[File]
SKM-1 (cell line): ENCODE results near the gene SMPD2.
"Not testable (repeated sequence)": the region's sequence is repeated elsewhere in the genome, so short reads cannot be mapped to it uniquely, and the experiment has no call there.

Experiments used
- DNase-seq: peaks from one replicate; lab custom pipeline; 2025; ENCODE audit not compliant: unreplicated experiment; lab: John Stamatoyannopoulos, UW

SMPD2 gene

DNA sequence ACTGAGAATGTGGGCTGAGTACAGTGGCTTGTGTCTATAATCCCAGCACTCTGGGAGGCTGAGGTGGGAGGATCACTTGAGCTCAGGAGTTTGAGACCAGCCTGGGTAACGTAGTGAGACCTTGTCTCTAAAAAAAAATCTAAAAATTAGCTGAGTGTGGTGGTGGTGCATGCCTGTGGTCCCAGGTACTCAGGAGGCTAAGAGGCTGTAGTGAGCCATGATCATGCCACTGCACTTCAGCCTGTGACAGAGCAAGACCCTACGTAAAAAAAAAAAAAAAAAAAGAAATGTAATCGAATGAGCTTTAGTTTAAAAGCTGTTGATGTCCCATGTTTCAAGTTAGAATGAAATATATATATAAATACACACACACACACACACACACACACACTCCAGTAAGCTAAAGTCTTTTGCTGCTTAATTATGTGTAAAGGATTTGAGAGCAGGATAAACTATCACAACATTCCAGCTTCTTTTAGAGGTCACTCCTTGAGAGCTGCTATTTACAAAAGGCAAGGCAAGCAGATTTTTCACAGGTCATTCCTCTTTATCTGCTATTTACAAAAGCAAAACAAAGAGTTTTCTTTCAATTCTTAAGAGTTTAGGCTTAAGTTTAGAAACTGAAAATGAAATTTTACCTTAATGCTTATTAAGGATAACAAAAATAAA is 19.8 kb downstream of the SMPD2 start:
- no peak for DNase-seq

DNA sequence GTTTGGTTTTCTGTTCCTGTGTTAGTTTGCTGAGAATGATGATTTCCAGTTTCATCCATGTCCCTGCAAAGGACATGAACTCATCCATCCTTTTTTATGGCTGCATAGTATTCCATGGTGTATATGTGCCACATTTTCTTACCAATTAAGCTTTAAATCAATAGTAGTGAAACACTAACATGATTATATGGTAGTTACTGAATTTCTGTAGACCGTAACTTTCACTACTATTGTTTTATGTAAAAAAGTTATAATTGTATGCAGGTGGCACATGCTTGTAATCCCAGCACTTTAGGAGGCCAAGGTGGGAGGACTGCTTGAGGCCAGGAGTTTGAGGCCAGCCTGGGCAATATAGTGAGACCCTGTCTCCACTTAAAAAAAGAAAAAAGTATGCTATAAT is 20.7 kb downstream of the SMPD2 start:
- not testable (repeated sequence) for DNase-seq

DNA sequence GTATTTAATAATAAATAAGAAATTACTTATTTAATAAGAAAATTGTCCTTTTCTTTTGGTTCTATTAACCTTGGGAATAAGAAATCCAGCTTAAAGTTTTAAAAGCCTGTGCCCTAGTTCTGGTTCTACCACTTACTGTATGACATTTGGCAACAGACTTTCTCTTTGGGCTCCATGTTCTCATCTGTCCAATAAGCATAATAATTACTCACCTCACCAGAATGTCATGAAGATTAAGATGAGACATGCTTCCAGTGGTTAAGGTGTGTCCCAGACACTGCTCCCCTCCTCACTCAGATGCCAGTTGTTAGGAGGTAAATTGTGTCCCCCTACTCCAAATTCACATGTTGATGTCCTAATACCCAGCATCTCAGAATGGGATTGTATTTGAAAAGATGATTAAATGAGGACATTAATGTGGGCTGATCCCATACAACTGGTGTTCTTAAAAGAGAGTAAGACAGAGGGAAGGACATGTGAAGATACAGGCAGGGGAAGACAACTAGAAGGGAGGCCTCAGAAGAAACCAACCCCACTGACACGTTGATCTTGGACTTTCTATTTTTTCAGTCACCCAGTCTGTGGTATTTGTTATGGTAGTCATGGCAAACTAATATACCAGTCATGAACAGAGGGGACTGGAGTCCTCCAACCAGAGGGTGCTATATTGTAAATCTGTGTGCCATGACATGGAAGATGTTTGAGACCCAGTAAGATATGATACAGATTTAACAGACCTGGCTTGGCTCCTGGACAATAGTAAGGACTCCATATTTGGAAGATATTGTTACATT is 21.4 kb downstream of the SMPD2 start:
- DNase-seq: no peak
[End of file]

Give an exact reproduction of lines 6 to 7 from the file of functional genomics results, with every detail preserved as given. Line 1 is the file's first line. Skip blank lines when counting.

DNA sequence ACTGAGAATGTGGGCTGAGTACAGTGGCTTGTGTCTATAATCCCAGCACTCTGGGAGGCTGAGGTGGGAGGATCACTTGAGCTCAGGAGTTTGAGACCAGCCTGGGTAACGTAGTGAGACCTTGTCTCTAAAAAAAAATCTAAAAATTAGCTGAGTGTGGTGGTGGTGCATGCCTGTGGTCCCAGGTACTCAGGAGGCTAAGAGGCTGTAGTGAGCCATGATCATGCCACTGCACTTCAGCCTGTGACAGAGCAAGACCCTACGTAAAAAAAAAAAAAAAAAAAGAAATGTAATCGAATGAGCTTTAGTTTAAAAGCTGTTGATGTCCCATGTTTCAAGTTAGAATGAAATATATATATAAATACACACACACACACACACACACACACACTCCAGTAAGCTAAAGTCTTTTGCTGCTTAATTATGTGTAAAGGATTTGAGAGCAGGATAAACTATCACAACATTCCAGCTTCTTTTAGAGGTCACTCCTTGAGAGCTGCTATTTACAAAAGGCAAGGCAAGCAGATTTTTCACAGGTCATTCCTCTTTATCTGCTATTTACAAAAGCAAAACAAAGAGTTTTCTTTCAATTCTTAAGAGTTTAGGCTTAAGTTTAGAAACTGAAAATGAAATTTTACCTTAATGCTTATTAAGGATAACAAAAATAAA is 19.8 kb downstream of the SMPD2 start:
- no peak for DNase-seq